Greek PM dismisses scenarios of debt restructuring

11:18, May 18, 2011      

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Greek Prime Minister George Papandreou (L) attends a press conference for the meeting of the Progressive Alliance of Socialists and Democrats of the European Parliament in Athens, capital of Greece, March 29, 2011. Papandreou renewed his attack on international credit rating agencies Tuesday after the new downgrade of Greece's credit rating by Standard and Poor's. (Xinhua File Photo)

Greek Prime Minister George Papandreou dismissed once again Tuesday scenarios of a Greek debt restructuring.

The costs for doing so far outweigh any potential benefits, said Papandreou during his speech at a forum organized by Economist on the aftermath of the global economic crisis.

"So we stick to doing what we need to do anyway: create a primary surplus, get the economy growing again through structure reforms, use our assets to reduce our debt. All other discussions are a distraction and we refuse to be drawn into them," stressed the Greek premier.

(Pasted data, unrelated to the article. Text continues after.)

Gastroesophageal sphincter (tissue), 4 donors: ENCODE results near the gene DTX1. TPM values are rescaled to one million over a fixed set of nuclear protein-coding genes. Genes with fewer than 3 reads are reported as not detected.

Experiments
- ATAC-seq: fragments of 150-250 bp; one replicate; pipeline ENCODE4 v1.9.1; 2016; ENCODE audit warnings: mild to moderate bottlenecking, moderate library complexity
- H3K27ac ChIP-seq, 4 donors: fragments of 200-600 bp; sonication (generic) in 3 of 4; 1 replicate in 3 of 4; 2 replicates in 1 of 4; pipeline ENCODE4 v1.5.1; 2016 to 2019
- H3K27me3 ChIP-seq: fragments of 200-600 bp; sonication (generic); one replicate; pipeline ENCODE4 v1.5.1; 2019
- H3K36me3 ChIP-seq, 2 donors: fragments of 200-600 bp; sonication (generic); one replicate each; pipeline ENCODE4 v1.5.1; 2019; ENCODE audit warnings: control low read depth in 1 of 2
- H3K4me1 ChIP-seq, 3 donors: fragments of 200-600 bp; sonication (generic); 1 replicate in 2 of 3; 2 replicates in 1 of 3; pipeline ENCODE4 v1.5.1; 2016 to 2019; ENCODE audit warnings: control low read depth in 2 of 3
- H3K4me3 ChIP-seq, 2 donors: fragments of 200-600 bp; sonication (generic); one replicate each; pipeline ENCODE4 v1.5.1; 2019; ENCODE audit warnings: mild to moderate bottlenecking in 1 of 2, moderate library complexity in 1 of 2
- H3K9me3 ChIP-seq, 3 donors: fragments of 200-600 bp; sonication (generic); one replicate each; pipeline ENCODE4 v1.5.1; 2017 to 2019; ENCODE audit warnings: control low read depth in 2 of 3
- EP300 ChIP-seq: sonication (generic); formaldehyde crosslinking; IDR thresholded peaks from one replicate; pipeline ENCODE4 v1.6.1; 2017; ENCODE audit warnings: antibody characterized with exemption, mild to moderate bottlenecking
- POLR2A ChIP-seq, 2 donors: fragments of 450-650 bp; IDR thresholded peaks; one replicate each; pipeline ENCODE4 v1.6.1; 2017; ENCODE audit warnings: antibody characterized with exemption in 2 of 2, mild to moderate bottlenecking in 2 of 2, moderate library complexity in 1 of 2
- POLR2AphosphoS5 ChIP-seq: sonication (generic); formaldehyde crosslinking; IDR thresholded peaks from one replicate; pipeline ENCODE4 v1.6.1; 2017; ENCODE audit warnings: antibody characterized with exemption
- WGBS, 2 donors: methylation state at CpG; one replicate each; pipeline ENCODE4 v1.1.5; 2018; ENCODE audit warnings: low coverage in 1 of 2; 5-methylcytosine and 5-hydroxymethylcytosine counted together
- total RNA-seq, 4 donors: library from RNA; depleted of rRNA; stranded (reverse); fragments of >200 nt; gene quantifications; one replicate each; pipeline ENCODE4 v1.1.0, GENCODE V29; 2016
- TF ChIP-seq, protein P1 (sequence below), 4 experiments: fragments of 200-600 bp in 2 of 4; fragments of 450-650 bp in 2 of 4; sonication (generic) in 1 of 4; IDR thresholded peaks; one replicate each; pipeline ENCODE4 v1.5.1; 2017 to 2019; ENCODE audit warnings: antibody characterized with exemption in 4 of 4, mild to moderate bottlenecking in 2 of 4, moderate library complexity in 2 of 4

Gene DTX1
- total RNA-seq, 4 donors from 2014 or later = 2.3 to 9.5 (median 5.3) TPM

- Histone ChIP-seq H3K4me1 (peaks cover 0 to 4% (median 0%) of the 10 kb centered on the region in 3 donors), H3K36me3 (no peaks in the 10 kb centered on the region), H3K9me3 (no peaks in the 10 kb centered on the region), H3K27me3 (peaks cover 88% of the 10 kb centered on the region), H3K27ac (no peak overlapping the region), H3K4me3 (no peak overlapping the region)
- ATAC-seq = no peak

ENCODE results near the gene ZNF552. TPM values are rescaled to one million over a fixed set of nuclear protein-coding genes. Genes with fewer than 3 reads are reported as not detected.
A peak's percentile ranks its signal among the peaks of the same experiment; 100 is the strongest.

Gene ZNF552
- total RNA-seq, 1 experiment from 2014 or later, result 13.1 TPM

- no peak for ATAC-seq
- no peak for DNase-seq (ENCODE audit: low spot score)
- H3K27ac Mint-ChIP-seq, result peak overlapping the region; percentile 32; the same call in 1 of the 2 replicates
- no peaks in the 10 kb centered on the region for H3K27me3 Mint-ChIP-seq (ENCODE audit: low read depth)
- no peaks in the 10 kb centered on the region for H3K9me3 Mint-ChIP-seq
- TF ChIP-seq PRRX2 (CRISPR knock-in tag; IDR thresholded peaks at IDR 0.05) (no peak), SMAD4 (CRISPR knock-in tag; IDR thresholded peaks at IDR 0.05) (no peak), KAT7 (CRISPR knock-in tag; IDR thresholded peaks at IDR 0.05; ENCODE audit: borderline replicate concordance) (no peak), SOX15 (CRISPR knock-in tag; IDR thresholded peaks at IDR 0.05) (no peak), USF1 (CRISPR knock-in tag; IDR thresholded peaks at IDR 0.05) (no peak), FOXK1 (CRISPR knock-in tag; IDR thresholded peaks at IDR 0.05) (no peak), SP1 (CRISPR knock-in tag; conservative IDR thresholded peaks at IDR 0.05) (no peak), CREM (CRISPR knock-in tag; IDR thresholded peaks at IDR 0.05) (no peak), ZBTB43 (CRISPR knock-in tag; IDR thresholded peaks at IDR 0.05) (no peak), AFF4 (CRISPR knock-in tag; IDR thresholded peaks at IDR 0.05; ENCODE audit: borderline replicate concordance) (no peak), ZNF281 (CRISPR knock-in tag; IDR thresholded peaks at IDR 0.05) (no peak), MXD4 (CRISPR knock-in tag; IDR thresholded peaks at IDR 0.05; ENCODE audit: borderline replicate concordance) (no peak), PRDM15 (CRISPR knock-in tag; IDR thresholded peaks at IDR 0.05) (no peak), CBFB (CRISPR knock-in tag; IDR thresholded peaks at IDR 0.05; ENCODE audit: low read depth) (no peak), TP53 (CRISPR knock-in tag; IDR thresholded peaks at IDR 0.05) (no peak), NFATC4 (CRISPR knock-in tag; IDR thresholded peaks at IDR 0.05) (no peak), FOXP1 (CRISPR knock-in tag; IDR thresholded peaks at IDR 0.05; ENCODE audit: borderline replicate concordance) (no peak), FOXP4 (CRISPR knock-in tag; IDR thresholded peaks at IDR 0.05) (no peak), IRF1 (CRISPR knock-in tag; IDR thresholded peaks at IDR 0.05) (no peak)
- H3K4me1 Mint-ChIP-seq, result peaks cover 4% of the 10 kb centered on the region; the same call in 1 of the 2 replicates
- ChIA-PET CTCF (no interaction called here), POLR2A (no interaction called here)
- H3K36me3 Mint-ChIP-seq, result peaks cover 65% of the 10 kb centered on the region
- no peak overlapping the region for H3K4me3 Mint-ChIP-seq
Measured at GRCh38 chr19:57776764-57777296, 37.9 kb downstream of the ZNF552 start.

At the end of a EU Finance Ministers meeting in Brussels earlier on Tuesday, European Economic and Monetary Affairs Commissioner Olli Rehn talked about a "voluntary" extension of the repayment period for the Greek debt if Greece steps up efforts to fix its finances.

Rehn added pressure to Athens to push faster the necessary structural reforms, such as privatizations, "through broad political consensus" to secure the next tranches of the EU- International Monetary Fund (IMF) aid package agreed last May and possibly more support.

In a first reply, Papandreou requested once again "a new nation-wide understanding within Greece" with a clear commitment to the mid-term fiscal strategy program for the period 2012-2015 promoted by his government this May to lead Greece out of the crisis back to growth.

Greece was saved from bankruptcy last spring with the support of EU-IMF in exchange for bold austerity and reform policies, aiming to overcome an acute debt crisis over a three-year period, but has not fully met targets, fueling talks that it needs more time and support.

Source: Xinhua
 
 
     
 
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